In Nathan Hutchins’ Modern US History–African American Experience course at Memorial High School, students takeaway impactful lessons through interactive, project-based learning.
The course, which was held this fall semester, covers important themes and topics including power, oppression and race; Black joy and love; and contemporary connections and intersectionality from WWII to the present. During the community unit, Hutchins and his students read the book “Settlin': Stories of Madison's Early African American Families” as a class to explore local examples of how Black Americans have created a culture of joy and community in the face of oppression.
“Teaching the students about African American experiences allows them to learn about topics such as Red Summer, African American studies at the UW, Civil Rights Movement, Historically Black Colleges and Universities, and look at intersections between Black Freedom Movements and other Social Movements,” Hutchins said.
Memorial junior Laura Lopez said the course helped her grasp the idea of the joy, resistance, love, and success that were–and continue to be–created in the walls of Black communities.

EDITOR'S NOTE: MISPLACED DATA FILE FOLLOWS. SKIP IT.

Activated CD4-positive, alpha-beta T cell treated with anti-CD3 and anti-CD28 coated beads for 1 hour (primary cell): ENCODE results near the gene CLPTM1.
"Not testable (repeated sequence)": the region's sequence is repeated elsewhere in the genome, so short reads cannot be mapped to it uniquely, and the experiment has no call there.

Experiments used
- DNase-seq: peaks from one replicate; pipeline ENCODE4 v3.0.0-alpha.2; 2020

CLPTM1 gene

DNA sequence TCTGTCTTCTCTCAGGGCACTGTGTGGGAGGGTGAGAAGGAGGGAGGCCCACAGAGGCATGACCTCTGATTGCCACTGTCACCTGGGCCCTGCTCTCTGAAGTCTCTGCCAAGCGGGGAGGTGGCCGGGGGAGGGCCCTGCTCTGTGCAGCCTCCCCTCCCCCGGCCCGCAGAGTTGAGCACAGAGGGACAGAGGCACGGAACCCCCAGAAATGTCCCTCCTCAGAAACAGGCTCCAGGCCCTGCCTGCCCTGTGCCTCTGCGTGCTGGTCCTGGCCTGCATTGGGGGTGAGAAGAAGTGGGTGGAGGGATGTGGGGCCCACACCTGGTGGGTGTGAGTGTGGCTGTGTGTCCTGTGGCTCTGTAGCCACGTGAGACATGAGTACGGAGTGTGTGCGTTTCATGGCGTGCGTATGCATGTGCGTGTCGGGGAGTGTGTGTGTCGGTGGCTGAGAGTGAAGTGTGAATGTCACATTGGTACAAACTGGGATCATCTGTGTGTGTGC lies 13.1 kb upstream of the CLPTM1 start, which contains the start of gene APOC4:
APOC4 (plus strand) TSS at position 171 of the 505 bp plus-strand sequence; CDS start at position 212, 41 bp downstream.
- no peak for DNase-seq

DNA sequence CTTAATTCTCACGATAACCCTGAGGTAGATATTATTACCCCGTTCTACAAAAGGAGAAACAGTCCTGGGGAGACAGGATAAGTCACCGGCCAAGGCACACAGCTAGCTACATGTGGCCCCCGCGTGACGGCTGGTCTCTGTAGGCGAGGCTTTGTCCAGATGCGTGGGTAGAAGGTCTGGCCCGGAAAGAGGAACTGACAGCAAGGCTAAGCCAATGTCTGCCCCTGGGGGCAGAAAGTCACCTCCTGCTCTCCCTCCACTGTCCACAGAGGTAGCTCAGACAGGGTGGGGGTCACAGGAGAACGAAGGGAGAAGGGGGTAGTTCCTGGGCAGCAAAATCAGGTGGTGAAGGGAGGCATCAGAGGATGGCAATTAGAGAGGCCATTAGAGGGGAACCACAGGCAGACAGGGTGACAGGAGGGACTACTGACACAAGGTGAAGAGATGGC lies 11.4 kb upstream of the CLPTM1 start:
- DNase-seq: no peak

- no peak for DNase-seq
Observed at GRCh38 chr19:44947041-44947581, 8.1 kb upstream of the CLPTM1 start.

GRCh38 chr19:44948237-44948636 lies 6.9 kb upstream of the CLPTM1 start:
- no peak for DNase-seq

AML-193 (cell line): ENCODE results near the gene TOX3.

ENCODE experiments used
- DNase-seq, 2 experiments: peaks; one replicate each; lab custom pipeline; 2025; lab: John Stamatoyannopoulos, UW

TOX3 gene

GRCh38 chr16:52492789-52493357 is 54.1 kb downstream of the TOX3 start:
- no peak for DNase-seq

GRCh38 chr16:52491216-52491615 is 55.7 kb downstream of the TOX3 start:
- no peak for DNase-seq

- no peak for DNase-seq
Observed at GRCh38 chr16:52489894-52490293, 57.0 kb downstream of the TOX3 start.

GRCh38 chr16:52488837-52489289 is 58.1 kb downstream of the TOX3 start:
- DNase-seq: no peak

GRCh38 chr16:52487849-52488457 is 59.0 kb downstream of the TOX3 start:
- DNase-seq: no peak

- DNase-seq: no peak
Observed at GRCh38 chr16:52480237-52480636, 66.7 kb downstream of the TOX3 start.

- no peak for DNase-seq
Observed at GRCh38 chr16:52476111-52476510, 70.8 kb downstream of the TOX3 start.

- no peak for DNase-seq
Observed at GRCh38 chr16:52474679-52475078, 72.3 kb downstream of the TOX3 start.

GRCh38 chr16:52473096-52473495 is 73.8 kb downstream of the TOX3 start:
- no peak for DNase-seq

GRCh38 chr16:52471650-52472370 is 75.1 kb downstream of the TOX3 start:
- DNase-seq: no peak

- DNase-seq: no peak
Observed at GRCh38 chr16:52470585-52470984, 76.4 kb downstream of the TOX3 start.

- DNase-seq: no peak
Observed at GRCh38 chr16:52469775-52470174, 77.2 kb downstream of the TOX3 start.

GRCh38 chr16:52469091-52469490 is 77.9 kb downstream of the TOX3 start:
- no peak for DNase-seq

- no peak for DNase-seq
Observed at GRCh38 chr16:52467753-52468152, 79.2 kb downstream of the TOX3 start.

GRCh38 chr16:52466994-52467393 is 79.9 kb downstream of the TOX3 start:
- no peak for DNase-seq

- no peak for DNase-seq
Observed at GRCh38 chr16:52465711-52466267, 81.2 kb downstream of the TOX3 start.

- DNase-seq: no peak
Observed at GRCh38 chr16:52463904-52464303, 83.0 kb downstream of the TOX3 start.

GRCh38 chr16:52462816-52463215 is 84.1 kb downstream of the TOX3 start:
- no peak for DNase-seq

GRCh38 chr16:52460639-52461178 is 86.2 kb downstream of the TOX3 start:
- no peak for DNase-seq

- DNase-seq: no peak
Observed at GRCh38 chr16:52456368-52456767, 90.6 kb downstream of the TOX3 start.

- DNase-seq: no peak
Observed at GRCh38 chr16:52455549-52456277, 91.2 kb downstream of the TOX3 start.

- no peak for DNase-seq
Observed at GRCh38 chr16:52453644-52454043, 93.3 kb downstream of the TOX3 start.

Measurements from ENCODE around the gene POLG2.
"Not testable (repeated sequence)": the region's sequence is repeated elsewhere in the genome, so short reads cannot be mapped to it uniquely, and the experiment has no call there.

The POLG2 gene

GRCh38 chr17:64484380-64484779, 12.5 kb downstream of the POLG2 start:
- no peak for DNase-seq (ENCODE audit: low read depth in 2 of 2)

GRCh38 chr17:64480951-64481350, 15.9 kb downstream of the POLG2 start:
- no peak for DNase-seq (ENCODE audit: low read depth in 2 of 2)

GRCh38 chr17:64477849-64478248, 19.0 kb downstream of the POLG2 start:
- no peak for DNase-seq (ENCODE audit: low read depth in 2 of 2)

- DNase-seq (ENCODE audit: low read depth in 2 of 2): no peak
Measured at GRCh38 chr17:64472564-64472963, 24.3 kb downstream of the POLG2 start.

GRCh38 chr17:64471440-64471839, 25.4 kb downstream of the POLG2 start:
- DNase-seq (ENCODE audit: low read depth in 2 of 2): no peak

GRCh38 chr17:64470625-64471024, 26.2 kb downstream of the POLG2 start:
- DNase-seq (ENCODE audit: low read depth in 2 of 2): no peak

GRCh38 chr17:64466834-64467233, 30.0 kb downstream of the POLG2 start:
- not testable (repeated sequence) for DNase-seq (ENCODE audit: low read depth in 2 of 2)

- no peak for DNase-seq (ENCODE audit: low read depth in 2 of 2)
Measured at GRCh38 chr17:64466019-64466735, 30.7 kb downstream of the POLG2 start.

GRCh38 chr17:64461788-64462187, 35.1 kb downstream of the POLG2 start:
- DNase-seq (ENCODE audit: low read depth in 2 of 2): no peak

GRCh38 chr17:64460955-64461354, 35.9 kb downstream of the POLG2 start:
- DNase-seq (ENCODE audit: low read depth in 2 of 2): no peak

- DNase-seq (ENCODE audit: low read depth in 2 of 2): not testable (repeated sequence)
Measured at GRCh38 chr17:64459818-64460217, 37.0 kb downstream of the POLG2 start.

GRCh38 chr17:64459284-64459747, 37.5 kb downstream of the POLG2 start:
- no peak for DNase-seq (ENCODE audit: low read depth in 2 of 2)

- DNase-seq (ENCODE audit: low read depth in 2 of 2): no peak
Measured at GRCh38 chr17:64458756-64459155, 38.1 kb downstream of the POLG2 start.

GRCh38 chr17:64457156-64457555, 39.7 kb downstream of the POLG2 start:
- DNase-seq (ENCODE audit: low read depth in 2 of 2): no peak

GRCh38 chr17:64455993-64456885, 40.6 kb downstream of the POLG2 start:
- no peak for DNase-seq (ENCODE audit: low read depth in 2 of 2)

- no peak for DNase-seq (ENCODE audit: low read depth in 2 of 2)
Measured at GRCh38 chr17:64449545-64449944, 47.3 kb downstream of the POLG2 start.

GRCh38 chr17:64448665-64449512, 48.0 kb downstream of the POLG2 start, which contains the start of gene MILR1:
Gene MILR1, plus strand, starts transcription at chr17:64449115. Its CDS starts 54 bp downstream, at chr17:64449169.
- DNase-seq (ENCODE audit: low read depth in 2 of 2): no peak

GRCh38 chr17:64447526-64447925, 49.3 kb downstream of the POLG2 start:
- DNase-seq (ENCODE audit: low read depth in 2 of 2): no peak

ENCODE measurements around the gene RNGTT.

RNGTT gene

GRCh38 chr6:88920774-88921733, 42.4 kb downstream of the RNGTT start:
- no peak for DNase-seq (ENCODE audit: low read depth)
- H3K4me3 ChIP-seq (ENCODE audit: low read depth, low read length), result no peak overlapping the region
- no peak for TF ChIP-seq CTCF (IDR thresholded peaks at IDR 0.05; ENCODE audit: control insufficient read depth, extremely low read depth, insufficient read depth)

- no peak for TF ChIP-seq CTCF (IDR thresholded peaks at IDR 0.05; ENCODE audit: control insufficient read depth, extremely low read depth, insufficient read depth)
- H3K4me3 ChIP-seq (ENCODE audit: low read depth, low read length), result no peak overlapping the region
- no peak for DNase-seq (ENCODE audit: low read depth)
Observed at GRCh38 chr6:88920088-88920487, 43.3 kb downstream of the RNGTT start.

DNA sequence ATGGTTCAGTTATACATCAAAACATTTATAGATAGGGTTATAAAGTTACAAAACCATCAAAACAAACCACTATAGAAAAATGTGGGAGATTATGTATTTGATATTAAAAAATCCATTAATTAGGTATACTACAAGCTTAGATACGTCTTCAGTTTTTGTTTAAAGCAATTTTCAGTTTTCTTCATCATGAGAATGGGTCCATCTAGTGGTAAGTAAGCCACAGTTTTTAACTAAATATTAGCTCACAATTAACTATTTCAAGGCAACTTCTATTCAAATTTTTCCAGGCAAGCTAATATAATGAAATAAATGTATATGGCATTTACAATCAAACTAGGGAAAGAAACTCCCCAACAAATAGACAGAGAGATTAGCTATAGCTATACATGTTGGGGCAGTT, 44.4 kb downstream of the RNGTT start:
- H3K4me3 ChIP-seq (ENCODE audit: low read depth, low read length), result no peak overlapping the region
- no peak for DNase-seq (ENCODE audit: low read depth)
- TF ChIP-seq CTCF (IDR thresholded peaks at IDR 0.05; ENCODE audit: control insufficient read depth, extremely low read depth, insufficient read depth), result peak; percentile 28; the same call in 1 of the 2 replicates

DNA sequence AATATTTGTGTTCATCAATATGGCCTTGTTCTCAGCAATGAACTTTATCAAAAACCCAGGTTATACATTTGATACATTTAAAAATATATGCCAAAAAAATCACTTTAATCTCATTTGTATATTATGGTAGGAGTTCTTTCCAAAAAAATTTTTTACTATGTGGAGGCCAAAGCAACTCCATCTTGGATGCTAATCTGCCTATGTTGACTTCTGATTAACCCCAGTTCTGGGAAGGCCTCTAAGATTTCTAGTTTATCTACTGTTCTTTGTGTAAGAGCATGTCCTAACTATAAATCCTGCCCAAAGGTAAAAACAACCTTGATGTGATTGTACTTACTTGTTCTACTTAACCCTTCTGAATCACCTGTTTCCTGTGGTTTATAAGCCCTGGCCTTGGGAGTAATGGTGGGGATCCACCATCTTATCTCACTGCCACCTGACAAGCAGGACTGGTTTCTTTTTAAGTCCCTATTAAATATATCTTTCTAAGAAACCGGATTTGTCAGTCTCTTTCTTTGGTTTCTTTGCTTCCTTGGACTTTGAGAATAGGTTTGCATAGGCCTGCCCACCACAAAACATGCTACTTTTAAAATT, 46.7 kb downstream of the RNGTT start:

“The world is changing for the better and developing the way we see history,” Lopez said. “For years, I was blinded by the basic sugar-coated history books, but with this class it opened my eyes to different viewpoints and the hidden oppression people of color had to face all around the world.”
For Memorial junior Ruby Anderson, Hutchins’ student-led approach to teaching helped her grasp a better understanding of the topics, by hearing from multiple perspectives.
“Student-based learning and having students present topics to the class is valuable because students have to learn enough to teach the class,” Anderson said. “With average teacher-taught lectures, students are just receiving information instead of processing it and putting together presentations.”
With so much crucial content to cover, Lopez and Hutchins both said the course would benefit from growing from a one-semester to a full-year class. Looking forward, It would enhance student knowledge, depth and understanding of the topics, and permit a greater look at international connection case studies, Hutchins said.